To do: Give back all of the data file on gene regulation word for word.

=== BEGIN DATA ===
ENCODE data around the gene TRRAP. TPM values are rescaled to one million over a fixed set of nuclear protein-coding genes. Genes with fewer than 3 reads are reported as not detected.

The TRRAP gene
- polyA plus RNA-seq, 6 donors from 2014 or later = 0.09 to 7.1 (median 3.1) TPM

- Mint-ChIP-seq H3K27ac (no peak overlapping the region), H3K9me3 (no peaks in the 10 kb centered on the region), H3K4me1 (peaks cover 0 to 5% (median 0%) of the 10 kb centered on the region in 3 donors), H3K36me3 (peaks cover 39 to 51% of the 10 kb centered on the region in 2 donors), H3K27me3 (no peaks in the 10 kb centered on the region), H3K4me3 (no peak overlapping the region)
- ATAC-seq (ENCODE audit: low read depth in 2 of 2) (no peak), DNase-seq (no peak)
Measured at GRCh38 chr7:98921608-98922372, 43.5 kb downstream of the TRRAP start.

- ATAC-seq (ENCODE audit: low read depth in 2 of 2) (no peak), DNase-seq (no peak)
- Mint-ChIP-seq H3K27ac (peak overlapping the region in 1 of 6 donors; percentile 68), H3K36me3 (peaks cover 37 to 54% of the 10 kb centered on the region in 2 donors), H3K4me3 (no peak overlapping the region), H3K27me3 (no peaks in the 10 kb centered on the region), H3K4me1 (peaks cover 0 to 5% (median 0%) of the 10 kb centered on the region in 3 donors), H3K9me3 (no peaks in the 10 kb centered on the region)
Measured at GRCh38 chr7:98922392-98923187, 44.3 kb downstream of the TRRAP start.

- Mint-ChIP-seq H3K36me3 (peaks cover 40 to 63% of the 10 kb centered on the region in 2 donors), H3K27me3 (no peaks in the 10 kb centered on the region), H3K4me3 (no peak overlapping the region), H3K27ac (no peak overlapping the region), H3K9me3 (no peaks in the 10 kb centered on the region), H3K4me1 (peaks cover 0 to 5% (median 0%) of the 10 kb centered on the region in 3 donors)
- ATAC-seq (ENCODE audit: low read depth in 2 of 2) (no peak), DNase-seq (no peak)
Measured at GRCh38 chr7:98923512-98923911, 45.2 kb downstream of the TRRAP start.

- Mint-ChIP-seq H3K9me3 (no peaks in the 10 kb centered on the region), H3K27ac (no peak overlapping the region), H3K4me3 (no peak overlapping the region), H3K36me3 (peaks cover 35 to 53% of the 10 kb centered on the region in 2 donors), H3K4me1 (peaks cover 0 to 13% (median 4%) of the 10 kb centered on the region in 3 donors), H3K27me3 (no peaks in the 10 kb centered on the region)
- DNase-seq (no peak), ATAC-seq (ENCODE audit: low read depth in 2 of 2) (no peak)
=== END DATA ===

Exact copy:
ENCODE data around the gene TRRAP. TPM values are rescaled to one million over a fixed set of nuclear protein-coding genes. Genes with fewer than 3 reads are reported as not detected.

The TRRAP gene
- polyA plus RNA-seq, 6 donors from 2014 or later = 0.09 to 7.1 (median 3.1) TPM

- Mint-ChIP-seq H3K27ac (no peak overlapping the region), H3K9me3 (no peaks in the 10 kb centered on the region), H3K4me1 (peaks cover 0 to 5% (median 0%) of the 10 kb centered on the region in 3 donors), H3K36me3 (peaks cover 39 to 51% of the 10 kb centered on the region in 2 donors), H3K27me3 (no peaks in the 10 kb centered on the region), H3K4me3 (no peak overlapping the region)
- ATAC-seq (ENCODE audit: low read depth in 2 of 2) (no peak), DNase-seq (no peak)
Measured at GRCh38 chr7:98921608-98922372, 43.5 kb downstream of the TRRAP start.

- ATAC-seq (ENCODE audit: low read depth in 2 of 2) (no peak), DNase-seq (no peak)
- Mint-ChIP-seq H3K27ac (peak overlapping the region in 1 of 6 donors; percentile 68), H3K36me3 (peaks cover 37 to 54% of the 10 kb centered on the region in 2 donors), H3K4me3 (no peak overlapping the region), H3K27me3 (no peaks in the 10 kb centered on the region), H3K4me1 (peaks cover 0 to 5% (median 0%) of the 10 kb centered on the region in 3 donors), H3K9me3 (no peaks in the 10 kb centered on the region)
Measured at GRCh38 chr7:98922392-98923187, 44.3 kb downstream of the TRRAP start.

- Mint-ChIP-seq H3K36me3 (peaks cover 40 to 63% of the 10 kb centered on the region in 2 donors), H3K27me3 (no peaks in the 10 kb centered on the region), H3K4me3 (no peak overlapping the region), H3K27ac (no peak overlapping the region), H3K9me3 (no peaks in the 10 kb centered on the region), H3K4me1 (peaks cover 0 to 5% (median 0%) of the 10 kb centered on the region in 3 donors)
- ATAC-seq (ENCODE audit: low read depth in 2 of 2) (no peak), DNase-seq (no peak)
Measured at GRCh38 chr7:98923512-98923911, 45.2 kb downstream of the TRRAP start.

- Mint-ChIP-seq H3K9me3 (no peaks in the 10 kb centered on the region), H3K27ac (no peak overlapping the region), H3K4me3 (no peak overlapping the region), H3K36me3 (peaks cover 35 to 53% of the 10 kb centered on the region in 2 donors), H3K4me1 (peaks cover 0 to 13% (median 4%) of the 10 kb centered on the region in 3 donors), H3K27me3 (no peaks in the 10 kb centered on the region)
- DNase-seq (no peak), ATAC-seq (ENCODE audit: low read depth in 2 of 2) (no peak)